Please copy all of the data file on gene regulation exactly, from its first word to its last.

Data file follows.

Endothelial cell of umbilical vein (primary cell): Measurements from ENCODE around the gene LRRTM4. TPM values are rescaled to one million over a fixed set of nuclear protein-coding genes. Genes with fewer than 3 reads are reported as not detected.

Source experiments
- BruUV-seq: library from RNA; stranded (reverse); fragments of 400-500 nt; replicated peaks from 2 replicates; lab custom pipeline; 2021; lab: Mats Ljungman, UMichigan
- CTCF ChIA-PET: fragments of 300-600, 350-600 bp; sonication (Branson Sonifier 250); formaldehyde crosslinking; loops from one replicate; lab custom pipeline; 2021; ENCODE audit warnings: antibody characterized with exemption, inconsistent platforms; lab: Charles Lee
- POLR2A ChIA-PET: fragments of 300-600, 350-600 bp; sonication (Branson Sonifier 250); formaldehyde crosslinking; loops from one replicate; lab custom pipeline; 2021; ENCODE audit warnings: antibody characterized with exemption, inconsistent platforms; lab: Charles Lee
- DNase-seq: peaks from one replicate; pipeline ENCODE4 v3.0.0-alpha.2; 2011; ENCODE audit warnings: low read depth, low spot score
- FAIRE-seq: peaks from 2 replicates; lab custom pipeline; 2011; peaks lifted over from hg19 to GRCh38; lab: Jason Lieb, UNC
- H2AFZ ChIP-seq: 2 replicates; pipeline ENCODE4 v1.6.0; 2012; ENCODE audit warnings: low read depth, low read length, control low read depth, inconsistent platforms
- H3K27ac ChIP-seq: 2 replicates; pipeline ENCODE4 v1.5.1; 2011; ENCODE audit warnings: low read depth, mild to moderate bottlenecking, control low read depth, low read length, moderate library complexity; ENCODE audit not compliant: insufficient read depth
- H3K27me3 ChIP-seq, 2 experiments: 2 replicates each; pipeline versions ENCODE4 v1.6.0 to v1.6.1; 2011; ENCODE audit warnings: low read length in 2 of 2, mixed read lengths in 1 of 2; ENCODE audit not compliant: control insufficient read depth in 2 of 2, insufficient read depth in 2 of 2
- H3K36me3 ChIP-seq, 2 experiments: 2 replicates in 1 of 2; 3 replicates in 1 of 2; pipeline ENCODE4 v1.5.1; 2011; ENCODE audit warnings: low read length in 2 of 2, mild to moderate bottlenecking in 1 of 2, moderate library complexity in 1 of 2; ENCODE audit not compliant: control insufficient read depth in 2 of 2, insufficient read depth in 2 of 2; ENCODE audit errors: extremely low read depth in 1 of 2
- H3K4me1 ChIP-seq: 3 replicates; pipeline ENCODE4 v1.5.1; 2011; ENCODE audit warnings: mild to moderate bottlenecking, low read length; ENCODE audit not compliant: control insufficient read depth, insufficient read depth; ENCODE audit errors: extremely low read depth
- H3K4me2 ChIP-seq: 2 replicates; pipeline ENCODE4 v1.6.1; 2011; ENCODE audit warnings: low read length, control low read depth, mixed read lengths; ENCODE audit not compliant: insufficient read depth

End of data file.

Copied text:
Endothelial cell of umbilical vein (primary cell): Measurements from ENCODE around the gene LRRTM4. TPM values are rescaled to one million over a fixed set of nuclear protein-coding genes. Genes with fewer than 3 reads are reported as not detected.

Source experiments
- BruUV-seq: library from RNA; stranded (reverse); fragments of 400-500 nt; replicated peaks from 2 replicates; lab custom pipeline; 2021; lab: Mats Ljungman, UMichigan
- CTCF ChIA-PET: fragments of 300-600, 350-600 bp; sonication (Branson Sonifier 250); formaldehyde crosslinking; loops from one replicate; lab custom pipeline; 2021; ENCODE audit warnings: antibody characterized with exemption, inconsistent platforms; lab: Charles Lee
- POLR2A ChIA-PET: fragments of 300-600, 350-600 bp; sonication (Branson Sonifier 250); formaldehyde crosslinking; loops from one replicate; lab custom pipeline; 2021; ENCODE audit warnings: antibody characterized with exemption, inconsistent platforms; lab: Charles Lee
- DNase-seq: peaks from one replicate; pipeline ENCODE4 v3.0.0-alpha.2; 2011; ENCODE audit warnings: low read depth, low spot score
- FAIRE-seq: peaks from 2 replicates; lab custom pipeline; 2011; peaks lifted over from hg19 to GRCh38; lab: Jason Lieb, UNC
- H2AFZ ChIP-seq: 2 replicates; pipeline ENCODE4 v1.6.0; 2012; ENCODE audit warnings: low read depth, low read length, control low read depth, inconsistent platforms
- H3K27ac ChIP-seq: 2 replicates; pipeline ENCODE4 v1.5.1; 2011; ENCODE audit warnings: low read depth, mild to moderate bottlenecking, control low read depth, low read length, moderate library complexity; ENCODE audit not compliant: insufficient read depth
- H3K27me3 ChIP-seq, 2 experiments: 2 replicates each; pipeline versions ENCODE4 v1.6.0 to v1.6.1; 2011; ENCODE audit warnings: low read length in 2 of 2, mixed read lengths in 1 of 2; ENCODE audit not compliant: control insufficient read depth in 2 of 2, insufficient read depth in 2 of 2
- H3K36me3 ChIP-seq, 2 experiments: 2 replicates in 1 of 2; 3 replicates in 1 of 2; pipeline ENCODE4 v1.5.1; 2011; ENCODE audit warnings: low read length in 2 of 2, mild to moderate bottlenecking in 1 of 2, moderate library complexity in 1 of 2; ENCODE audit not compliant: control insufficient read depth in 2 of 2, insufficient read depth in 2 of 2; ENCODE audit errors: extremely low read depth in 1 of 2
- H3K4me1 ChIP-seq: 3 replicates; pipeline ENCODE4 v1.5.1; 2011; ENCODE audit warnings: mild to moderate bottlenecking, low read length; ENCODE audit not compliant: control insufficient read depth, insufficient read depth; ENCODE audit errors: extremely low read depth
- H3K4me2 ChIP-seq: 2 replicates; pipeline ENCODE4 v1.6.1; 2011; ENCODE audit warnings: low read length, control low read depth, mixed read lengths; ENCODE audit not compliant: insufficient read depth